Academic journal article Journal of Money, Credit & Banking

Complementarities and Comovements

Academic journal article Journal of Money, Credit & Banking

Complementarities and Comovements

Article excerpt

POSITIVE COMOVEMENT between different sectors of the economy is a salient feature of business cycles. Over the period 1959-1986, for instance, the average pairwise correlation of annual employment growth for the 126 three-digit U.S. manufacturing industries used in this paper is 0.341. (1) For gross output and value added, the corresponding figures over 1960-1986 are 0.284 and 0.228. Similar evidence is presented in Long and Plosser (1987), Murphy, Shleifer and Vishny (1989a), and Cooper and Haltiwanger (1990).

Interindustry comovement is essential to aggregate output and employment volatility. To see this, suppose we approximate the growth rate of some aggregate activity measure, denoted q, as a weighted average of disaggregated industry growth rates:

(1) [MATHEMATICAL EXPRESSION NOT REPRODUCIBLE IN ASCII],

where N is the number of sectors and SHAR[E.sub.i] equals sector i's steady-state share of aggregate activity. Then the variance of q is approximately

(2) SHARE * [PSI] * SHARE',

where SHARE is a 1-by-N vector of industry shares and [PSI] is the N-by-N variance-covariance matrix of disaggregated industry activity.

From (2), one can decompose the approximate variance of q into a term due to the diagonal elements of [PSI], and a "comovement" term due to the off-diagonal elements of [PSI]. Table 1 presents this decomposition for manufacturing employment, gross output and value added growth. The matrix [PSI] and the vector SHARE are estimated using annual data for 126 three-digit manufacturing industries from 1959-86 for employment and from 1960-86 for output and value added; the data are described in the appendix.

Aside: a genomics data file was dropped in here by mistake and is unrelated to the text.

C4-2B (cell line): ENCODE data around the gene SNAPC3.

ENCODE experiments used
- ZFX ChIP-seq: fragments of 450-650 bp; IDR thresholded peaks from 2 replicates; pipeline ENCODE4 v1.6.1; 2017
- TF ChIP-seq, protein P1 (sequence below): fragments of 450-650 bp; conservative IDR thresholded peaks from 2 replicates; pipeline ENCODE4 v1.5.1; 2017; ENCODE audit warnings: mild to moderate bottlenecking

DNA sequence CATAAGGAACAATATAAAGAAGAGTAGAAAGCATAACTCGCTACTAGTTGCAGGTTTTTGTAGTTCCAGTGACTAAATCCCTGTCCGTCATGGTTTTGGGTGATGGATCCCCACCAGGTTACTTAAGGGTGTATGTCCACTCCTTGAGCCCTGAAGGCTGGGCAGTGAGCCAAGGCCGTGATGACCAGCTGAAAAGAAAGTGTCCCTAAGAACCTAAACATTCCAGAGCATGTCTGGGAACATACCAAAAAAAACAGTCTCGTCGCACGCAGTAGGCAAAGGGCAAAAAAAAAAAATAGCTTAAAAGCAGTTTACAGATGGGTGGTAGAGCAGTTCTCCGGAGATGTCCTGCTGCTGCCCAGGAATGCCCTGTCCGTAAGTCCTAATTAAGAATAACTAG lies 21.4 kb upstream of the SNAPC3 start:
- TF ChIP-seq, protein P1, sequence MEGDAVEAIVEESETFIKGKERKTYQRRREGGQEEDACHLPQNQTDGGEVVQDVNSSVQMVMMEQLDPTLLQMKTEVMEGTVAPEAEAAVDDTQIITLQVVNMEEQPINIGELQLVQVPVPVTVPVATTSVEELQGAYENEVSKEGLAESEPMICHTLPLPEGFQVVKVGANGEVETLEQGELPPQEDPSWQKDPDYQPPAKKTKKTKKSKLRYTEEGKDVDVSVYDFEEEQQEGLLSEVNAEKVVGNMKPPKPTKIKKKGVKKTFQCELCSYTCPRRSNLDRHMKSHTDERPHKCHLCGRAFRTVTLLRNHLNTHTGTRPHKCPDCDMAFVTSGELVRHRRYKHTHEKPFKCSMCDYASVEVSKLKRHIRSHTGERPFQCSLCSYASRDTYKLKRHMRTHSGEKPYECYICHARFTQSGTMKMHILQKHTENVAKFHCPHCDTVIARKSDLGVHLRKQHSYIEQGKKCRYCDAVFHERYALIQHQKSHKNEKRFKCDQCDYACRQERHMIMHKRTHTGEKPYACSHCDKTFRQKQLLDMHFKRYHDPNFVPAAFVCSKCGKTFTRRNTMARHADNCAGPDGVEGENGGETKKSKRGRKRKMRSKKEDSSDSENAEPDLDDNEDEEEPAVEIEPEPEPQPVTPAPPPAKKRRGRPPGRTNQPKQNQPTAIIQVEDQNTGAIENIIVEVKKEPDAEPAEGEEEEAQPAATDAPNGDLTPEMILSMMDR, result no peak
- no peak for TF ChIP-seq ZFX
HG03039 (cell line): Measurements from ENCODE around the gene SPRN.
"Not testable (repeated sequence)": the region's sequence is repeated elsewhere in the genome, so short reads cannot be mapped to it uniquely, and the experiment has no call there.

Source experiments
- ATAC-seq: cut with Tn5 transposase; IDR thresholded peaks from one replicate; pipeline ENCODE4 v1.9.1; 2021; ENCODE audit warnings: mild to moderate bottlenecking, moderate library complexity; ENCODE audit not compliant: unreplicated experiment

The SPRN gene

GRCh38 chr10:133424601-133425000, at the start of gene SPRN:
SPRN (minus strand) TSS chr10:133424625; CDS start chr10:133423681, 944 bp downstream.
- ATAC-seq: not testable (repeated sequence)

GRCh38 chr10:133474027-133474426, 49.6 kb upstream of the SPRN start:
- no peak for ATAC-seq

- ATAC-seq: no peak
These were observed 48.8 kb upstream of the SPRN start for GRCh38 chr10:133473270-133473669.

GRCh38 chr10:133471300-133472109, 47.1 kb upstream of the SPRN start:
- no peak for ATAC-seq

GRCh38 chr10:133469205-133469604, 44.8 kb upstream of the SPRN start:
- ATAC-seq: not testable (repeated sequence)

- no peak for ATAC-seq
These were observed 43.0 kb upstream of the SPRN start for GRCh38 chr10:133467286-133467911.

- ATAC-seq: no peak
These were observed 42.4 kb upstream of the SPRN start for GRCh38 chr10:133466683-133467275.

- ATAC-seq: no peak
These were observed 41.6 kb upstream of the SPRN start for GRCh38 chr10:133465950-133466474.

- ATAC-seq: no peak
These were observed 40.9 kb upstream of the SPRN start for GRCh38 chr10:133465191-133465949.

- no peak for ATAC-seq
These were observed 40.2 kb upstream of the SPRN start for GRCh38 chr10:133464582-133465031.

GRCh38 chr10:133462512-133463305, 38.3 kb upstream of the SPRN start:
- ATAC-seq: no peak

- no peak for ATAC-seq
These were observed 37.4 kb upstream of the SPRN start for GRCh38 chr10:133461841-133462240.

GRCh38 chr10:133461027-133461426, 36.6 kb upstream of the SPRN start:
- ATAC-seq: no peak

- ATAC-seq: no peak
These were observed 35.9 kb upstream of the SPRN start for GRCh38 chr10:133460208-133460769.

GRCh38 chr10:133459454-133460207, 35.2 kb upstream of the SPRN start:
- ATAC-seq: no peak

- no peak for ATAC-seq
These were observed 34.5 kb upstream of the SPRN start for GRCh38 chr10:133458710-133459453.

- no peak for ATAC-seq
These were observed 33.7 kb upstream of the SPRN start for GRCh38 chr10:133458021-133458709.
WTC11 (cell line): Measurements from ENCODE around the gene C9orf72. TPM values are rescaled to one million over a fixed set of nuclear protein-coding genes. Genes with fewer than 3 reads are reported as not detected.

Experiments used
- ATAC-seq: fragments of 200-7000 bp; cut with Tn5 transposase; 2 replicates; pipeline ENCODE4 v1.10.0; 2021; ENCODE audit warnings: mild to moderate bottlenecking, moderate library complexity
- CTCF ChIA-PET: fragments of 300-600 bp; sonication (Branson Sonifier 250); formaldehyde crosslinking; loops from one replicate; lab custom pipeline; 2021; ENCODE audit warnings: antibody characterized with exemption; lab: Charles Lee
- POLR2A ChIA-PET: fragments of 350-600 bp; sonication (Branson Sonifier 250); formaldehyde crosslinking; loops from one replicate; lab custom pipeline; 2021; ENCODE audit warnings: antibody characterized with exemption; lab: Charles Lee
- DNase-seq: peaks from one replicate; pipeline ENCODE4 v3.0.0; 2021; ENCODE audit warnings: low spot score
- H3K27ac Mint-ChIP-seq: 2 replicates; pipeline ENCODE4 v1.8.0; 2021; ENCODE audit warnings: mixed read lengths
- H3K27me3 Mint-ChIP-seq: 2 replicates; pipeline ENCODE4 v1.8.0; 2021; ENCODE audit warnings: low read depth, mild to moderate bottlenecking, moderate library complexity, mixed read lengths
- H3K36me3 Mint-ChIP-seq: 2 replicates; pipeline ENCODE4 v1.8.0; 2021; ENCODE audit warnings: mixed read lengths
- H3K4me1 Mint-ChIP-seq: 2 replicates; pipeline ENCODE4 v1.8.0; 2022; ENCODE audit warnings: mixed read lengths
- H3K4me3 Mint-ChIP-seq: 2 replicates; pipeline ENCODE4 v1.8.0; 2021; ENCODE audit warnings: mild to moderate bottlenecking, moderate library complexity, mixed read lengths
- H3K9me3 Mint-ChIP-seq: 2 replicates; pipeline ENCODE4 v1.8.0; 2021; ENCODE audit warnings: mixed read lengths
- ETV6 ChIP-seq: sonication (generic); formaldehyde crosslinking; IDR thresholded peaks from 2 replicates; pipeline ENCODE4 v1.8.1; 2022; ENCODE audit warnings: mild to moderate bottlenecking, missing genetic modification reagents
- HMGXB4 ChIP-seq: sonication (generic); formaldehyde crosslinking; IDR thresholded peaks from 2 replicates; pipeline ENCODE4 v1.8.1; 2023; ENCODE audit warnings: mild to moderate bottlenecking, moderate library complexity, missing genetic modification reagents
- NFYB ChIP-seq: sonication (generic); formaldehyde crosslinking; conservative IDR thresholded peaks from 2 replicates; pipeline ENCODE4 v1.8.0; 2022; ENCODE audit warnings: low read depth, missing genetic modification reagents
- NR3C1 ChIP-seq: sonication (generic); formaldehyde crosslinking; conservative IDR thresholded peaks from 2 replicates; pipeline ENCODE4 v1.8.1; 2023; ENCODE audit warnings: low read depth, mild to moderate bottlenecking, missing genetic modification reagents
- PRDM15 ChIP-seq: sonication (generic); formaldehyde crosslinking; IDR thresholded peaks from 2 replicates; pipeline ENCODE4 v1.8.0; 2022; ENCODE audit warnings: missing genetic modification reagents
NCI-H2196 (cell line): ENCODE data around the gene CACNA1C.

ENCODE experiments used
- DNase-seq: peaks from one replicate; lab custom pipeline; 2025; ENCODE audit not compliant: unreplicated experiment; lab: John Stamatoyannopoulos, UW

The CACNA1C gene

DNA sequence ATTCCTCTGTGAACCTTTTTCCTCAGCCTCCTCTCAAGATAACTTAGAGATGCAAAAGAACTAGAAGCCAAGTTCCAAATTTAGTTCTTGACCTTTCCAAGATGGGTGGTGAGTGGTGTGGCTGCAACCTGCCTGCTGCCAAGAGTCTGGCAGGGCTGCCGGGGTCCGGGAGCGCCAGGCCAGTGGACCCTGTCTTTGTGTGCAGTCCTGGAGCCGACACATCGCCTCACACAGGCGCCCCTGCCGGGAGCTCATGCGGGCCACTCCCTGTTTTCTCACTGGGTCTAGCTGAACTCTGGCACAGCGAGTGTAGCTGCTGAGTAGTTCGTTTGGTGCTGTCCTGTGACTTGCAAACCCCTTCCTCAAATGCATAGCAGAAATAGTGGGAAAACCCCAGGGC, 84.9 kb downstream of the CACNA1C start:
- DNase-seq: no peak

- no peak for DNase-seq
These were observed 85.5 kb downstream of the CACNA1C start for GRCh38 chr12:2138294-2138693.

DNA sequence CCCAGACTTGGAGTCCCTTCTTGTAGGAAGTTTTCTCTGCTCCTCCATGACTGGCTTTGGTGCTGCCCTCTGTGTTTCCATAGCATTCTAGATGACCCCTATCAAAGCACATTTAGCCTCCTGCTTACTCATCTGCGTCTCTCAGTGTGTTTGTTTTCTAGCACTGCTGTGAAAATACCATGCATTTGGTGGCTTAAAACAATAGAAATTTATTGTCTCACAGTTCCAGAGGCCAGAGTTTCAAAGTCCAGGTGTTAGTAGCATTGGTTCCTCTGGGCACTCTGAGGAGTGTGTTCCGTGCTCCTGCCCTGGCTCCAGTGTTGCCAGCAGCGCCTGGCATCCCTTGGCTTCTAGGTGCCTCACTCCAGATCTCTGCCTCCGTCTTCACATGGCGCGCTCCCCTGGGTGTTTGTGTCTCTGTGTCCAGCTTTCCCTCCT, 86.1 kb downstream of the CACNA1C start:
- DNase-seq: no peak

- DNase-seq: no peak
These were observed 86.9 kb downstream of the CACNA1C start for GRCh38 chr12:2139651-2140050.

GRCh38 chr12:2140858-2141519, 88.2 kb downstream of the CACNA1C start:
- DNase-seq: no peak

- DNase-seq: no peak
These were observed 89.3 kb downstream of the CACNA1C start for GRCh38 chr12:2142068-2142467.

The results suggest that most aggregate volatility can be attributed to interindustry comovement. For instance, the actual standard deviation of annual manufacturing employment growth over the sample period is 4.31 percent. The approximate standard deviation implied by (2) is 4.42 percent. The standard deviation implied by the diagonal elements of [PSI] is just 0.99 percent, while the standard deviation implied by the off-diagonal elements of [PSI] is 4.31 percent; comovement thus accounts for almost 95 percent of the variance of manufacturing employment. Qualitatively similar results hold for output and value added. Comovement remains important at higher levels of aggregation; for instance, when I aggregate to twenty two-digit industries, the fraction of manufacturing employment variance attributable to comovement is over 86 percent.

In principle, interindustry comovement could be due entirely to the direct effects of common shocks. For instance, monetary policy may directly affect the demand for all durable goods. However, comovement may also be caused by complementarities that propagate shocks across sectors. For instance, monetary policy may generate comovement between cars and steel not because money affects steel directly, but because money affects cars and because shocks to cars are transmitted to steel. Recent research has suggested several potential sources of interindustry complementarity, including input-output linkages (Long and Plosser 1983; Horvath 1998 and 2000), consumption complementarities (Verbrugge 1998), external economies of scale (Baxter and King 1991; Farmer and Guo 1994), trading externalities (Diamond 1982), and aggregate demand spillovers (Murphy, Shleifer, and Vishny 1989b). The common implication of such theories is that the interindustry pattern of comovement depends on the interindustry pattern of linkage. Complementarities do not merely imply that A should comove with B; they imply that the amount of comovement between A and B should depend on the degree of linkage between A and B.

This paper assesses the importance of complementarities for short-run comovement. Using postwar U.S. data for disaggregated industries, I examine the relationship between the observed pattern of comovement and observable measures of complementarity suggested by three simple models. …

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